Phoenix 1.3 introduced the idea of contexts to the Elixir community. The Phoenix team was inspired by “bounded contexts” as described by Eric Evans in his book Domain-Driven Design. This pattern suggested a new way of structuring applications, and the team updated Phoenix’s generators so that contexts became the default behavior.

What is a context?

With contexts, we can group related functionality. A context consists of a single main module (referred to as the context module) and optionally a directory with more modules that help implement the functionality of the context. A context may have many modules or one, but in either case, the context module contains the external interface of the context.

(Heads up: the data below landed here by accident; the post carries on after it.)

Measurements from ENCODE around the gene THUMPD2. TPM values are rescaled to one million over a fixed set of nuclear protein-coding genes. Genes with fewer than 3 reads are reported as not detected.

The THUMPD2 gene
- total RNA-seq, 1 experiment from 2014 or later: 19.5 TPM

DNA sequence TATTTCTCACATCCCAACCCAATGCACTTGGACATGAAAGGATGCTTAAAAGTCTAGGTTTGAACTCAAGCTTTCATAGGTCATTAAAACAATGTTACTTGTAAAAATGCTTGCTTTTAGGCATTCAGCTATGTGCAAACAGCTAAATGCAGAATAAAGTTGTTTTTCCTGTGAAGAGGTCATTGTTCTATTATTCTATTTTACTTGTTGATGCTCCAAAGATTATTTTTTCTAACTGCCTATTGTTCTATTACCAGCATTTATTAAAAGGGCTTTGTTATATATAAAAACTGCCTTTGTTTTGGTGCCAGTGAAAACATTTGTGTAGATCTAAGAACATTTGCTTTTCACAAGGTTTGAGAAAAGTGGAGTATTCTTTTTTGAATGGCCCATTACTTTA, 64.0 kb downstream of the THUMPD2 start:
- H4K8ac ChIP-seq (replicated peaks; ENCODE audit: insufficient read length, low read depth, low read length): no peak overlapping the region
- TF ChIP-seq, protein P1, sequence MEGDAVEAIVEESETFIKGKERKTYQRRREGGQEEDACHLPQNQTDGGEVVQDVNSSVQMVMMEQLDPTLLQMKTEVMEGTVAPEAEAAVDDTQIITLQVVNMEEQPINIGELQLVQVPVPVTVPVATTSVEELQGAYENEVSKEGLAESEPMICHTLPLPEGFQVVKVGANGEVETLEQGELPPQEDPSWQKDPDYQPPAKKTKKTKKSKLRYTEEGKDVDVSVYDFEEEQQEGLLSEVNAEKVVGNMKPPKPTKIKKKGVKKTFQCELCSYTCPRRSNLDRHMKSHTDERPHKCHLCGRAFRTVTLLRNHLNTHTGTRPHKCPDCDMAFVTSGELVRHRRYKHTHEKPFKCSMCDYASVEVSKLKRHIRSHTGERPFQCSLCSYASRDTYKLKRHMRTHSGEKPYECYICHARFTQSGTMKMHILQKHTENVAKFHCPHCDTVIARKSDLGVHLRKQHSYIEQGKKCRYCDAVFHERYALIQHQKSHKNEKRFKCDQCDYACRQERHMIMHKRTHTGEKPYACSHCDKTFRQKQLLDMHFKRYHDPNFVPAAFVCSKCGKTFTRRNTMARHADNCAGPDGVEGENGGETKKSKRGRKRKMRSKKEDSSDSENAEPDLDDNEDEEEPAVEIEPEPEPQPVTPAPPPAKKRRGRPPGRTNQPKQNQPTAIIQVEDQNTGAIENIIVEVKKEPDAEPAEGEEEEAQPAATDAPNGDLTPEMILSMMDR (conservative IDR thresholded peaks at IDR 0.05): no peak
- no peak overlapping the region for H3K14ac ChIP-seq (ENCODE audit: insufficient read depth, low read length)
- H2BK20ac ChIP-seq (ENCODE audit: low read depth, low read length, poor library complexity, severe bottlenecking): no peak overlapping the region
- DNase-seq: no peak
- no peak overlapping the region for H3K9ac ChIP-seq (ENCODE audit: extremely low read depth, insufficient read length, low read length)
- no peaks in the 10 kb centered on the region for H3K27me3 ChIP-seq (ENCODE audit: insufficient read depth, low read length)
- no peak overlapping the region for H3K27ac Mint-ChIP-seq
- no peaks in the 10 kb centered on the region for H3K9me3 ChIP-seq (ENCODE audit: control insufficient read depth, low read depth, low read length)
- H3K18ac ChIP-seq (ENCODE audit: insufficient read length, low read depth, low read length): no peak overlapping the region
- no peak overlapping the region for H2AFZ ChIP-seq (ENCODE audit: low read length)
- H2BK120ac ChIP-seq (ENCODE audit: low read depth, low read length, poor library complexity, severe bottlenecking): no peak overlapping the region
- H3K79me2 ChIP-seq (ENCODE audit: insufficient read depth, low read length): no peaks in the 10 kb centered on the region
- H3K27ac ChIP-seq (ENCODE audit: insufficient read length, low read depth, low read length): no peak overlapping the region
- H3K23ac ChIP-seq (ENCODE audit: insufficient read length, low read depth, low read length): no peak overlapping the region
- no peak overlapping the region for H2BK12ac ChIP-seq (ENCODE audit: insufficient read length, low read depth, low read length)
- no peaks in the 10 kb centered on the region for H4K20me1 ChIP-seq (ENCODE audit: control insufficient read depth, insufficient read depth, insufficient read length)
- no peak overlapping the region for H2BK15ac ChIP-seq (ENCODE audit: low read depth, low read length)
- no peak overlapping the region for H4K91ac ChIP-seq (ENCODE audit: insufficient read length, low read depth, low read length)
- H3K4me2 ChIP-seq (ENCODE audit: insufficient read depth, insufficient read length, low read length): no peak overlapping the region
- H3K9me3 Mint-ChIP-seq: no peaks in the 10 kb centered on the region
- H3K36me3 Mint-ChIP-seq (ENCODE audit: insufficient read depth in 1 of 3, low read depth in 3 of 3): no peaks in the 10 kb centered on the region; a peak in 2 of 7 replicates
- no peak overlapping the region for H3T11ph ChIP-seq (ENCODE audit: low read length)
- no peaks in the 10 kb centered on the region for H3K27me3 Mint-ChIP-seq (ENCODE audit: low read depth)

This is not a new pattern, and it’s not unique to Phoenix applications. The Ecto library itself uses contexts. For example, the Ecto.Query module is the external interface for building and manipulating queries. Several other internal modules are under the same namespace (Ecto.Query.Builder, Ecto.Query.Planner, and others), but we don’t work with those modules directly. The Ecto.Query module contains the API that we call, and the other modules provide support by making that API work.

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